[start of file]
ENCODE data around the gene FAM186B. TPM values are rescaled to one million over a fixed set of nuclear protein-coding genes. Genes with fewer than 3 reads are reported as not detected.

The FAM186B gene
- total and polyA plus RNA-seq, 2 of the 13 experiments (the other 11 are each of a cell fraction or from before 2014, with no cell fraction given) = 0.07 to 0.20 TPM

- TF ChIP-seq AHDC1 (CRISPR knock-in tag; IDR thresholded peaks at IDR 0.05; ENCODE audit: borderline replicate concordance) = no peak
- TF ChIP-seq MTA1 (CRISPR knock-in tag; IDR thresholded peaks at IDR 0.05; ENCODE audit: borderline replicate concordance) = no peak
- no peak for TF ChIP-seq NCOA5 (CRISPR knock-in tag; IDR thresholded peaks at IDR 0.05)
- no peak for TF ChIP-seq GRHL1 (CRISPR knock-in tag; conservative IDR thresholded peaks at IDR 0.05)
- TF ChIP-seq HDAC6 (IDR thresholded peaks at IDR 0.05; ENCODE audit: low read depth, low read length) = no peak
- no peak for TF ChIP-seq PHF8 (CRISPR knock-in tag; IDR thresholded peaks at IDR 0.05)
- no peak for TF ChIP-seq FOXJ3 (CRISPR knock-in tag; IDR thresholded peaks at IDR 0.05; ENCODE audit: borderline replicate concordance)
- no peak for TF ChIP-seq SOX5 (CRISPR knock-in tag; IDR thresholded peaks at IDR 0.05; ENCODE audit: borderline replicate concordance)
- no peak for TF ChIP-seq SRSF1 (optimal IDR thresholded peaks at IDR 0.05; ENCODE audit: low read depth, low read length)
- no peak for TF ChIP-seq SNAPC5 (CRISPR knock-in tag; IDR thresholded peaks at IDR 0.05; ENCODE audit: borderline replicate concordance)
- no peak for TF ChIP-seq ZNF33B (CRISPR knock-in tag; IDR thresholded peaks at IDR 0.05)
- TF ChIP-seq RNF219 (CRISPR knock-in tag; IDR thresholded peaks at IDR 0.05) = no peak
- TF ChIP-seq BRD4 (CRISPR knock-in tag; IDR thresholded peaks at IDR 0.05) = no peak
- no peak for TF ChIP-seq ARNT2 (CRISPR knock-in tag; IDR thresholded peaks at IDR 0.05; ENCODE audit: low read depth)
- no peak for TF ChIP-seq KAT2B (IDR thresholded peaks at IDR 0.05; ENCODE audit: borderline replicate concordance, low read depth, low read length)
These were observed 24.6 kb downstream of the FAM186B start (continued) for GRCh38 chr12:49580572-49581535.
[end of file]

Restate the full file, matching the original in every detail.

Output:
ENCODE data around the gene FAM186B. TPM values are rescaled to one million over a fixed set of nuclear protein-coding genes. Genes with fewer than 3 reads are reported as not detected.

The FAM186B gene
- total and polyA plus RNA-seq, 2 of the 13 experiments (the other 11 are each of a cell fraction or from before 2014, with no cell fraction given) = 0.07 to 0.20 TPM

- TF ChIP-seq AHDC1 (CRISPR knock-in tag; IDR thresholded peaks at IDR 0.05; ENCODE audit: borderline replicate concordance) = no peak
- TF ChIP-seq MTA1 (CRISPR knock-in tag; IDR thresholded peaks at IDR 0.05; ENCODE audit: borderline replicate concordance) = no peak
- no peak for TF ChIP-seq NCOA5 (CRISPR knock-in tag; IDR thresholded peaks at IDR 0.05)
- no peak for TF ChIP-seq GRHL1 (CRISPR knock-in tag; conservative IDR thresholded peaks at IDR 0.05)
- TF ChIP-seq HDAC6 (IDR thresholded peaks at IDR 0.05; ENCODE audit: low read depth, low read length) = no peak
- no peak for TF ChIP-seq PHF8 (CRISPR knock-in tag; IDR thresholded peaks at IDR 0.05)
- no peak for TF ChIP-seq FOXJ3 (CRISPR knock-in tag; IDR thresholded peaks at IDR 0.05; ENCODE audit: borderline replicate concordance)
- no peak for TF ChIP-seq SOX5 (CRISPR knock-in tag; IDR thresholded peaks at IDR 0.05; ENCODE audit: borderline replicate concordance)
- no peak for TF ChIP-seq SRSF1 (optimal IDR thresholded peaks at IDR 0.05; ENCODE audit: low read depth, low read length)
- no peak for TF ChIP-seq SNAPC5 (CRISPR knock-in tag; IDR thresholded peaks at IDR 0.05; ENCODE audit: borderline replicate concordance)
- no peak for TF ChIP-seq ZNF33B (CRISPR knock-in tag; IDR thresholded peaks at IDR 0.05)
- TF ChIP-seq RNF219 (CRISPR knock-in tag; IDR thresholded peaks at IDR 0.05) = no peak
- TF ChIP-seq BRD4 (CRISPR knock-in tag; IDR thresholded peaks at IDR 0.05) = no peak
- no peak for TF ChIP-seq ARNT2 (CRISPR knock-in tag; IDR thresholded peaks at IDR 0.05; ENCODE audit: low read depth)
- no peak for TF ChIP-seq KAT2B (IDR thresholded peaks at IDR 0.05; ENCODE audit: borderline replicate concordance, low read depth, low read length)
These were observed 24.6 kb downstream of the FAM186B start (continued) for GRCh38 chr12:49580572-49581535.